When the French Council of Ministers decided in 1964 to build a new airport on the sparsely populated agricultural land near the village community Roissy-en-France, the young architect Paul Andreu was entrusted with its design. He organised a series of workshops with architects, designers, psychologists and artists, including Adrian Frutiger who was commissioned to develop the signage using his popular Univers typeface that was published in 1957. But Univers’ rather geometric letter forms and their relatively small apertures were not conducive for the quick and efficient recognition of signs needed in a busy airport environment. This led Frutiger to revisit a 7 year old sans serif design called Concorde, designed in collaboration with André Gürtler for the typesetting company Sofratype. The colour psychologists devised a wayfinding system consisting of a yellow background with French directions printed in white, and English in black. Frutiger used Letraset colour foils for the presentation. He cut out the word Départ in the forceful Concorde, and pasted Departures in black below. The improved readability when compared to Univers immediately convinced everyone, and Paul Andreu was excited by the concept of a bespoke ‘airport alphabet’. When the Aéroport Charles de Gaulle was inaugurated in March 1974 it immediately set a new standard for signage systems.
Typographers from around the world wanted the font for printed materials. Eventually D. Stempel AG and Linotype renamed the typeface as Frutiger®, and released it on the market in 1977. It quickly became a bestseller and was extended several times, most recently in 1999 by Frutiger himself. It took Adrian Frutiger two years time for the “relaunch” of Frutiger Next. All the characters were re-digitised, however their core shapes remained virtually unchanged. Only the ‘SS’ and the ampersand were overhauled, while the ‘s’ and ‘t’ received a discreet facelift. The number of weights increased from 5 to 6, and the obliques were replaced with genuine italics.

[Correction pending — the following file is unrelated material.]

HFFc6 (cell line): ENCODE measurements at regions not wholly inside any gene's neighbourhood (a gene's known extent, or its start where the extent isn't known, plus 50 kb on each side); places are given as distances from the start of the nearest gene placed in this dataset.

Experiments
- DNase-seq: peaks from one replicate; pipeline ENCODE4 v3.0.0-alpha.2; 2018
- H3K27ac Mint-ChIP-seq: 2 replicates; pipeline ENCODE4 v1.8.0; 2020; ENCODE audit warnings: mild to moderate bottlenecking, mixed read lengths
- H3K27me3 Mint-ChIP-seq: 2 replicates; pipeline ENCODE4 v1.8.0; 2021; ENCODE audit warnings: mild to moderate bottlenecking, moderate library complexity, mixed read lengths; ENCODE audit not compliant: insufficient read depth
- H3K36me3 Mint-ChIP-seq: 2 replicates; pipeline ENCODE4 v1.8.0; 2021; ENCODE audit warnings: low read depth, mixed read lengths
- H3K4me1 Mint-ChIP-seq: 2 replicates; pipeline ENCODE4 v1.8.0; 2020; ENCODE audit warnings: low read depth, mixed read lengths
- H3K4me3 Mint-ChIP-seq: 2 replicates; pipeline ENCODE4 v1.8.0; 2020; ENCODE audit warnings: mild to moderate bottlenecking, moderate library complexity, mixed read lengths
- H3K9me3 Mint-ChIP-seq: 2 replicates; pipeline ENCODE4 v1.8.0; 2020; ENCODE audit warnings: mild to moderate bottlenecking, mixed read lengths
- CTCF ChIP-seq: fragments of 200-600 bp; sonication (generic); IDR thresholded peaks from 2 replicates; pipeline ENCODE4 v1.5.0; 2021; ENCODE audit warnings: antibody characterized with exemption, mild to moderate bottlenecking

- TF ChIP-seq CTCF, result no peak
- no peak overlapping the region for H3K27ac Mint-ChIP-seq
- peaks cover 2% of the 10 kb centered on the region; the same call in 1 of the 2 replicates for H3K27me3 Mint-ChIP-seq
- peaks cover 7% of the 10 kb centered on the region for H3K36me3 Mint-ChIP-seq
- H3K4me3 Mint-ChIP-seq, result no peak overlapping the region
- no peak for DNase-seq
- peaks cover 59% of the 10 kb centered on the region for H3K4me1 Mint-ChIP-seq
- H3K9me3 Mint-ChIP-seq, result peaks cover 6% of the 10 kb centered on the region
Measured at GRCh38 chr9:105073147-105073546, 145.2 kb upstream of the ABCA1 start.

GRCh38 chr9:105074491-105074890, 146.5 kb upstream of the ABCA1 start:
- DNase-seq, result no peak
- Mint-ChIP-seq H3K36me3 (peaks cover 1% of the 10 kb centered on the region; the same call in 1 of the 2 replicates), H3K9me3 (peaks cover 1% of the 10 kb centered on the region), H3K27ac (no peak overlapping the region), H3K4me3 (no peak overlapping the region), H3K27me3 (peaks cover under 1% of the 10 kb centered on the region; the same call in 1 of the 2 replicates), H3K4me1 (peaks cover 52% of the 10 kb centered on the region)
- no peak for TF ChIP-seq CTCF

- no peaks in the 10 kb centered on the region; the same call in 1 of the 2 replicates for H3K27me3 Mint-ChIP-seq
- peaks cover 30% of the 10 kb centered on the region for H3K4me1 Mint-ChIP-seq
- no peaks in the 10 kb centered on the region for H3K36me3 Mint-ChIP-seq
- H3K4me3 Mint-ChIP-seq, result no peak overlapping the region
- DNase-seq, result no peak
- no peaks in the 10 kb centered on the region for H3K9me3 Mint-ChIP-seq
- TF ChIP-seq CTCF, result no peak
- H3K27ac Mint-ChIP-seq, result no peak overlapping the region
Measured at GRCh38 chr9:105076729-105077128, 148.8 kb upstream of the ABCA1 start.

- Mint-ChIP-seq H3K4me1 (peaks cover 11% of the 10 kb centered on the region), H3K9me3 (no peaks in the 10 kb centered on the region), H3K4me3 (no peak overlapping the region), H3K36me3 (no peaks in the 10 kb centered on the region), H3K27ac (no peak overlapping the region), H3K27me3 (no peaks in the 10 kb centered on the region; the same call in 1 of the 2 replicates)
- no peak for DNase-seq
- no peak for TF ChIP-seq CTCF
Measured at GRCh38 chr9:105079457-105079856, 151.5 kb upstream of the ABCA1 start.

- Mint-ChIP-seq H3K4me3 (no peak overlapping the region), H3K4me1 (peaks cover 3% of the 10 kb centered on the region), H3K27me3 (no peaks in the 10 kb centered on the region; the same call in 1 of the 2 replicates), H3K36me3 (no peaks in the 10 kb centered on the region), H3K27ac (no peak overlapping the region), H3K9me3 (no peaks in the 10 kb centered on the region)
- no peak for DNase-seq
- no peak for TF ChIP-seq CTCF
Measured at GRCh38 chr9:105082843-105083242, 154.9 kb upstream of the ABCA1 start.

Univers and Frutiger are just two of more than 20 typeface families created by Adrian Frutiger in a time span of about 60 years. It is a testament to his immense talent that all of his designs exhibit a groundbreaking quality, both in concept and execution. His Avenir® typeface still is one of the best geometric sans serifs, the Egyptienne F™ and Glypha® typefaces are revered by lovers of the slab serif fonts, and the Vectora® typeface with its exceptionally high x-height remains unique in the class of the Anglo-grotesques.
All these typeface designs embody Adrian Frutiger’s design philosophy – in his own words “from all these experiences the most important thing I have learned is that legibility and beauty stand close together and that type design, in its restraint, should be only felt but not perceived by the reader. In the course of my professional life I have acquired knowledge and manual skill. To pass on to the next generation what I have learned and achieved became a necessity.” The quality of Frutiger’s typefaces is not found in superficial or formal criteria, but in their structural, fundamental legibility. Discovering this exceptional DNA in his designs requires a trained eye. As such, it would not be surprising if the less well known but equally exquisite typefaces of Adrian Frutiger will eventually break through in the typographic world.
In 2007 Berlin filmmaker Sebastian Rohner had an almost two-hour long interview in German with the Swiss type designer. He wrote in the explanation of Adrian Frutiger – Ein Leben “One of the greatest designers of the 20th century is completely unknown to most people. I wish to change this with this interview”. The insightful film not only shines a light on the type design icon, but also on a design discipline that could hardly be more unfamiliar yet touches every single person who reads. Another film about Adrian Frutiger, Der Mann von Schwarz und Weiss : Adrian Frutiger, was made by his grandson Christoph Frutiger and Christine Kopp. It is a lively, beautifully filmed 45-minute conversation that is also available with English subtitles.
Header image: Adrian Frutiger at home in Bremgarten © 2003 Henk Gianotten
Trademark attribution notice Frutiger, Glypha & Vectora are trademarks of Monotype Imaging Inc. registered in the U.S. Patent and Trademark Office and may be registered in certain other jurisdictions. Univers, Avenir & Helvetica are trademarks of Monotype GmbH registered in the U.S. Patent and Trademark Office and may be registered in certain other jurisdictions. Egyptienne F is a trademark of Monotype GmbH and may be registered in certain jurisdictions.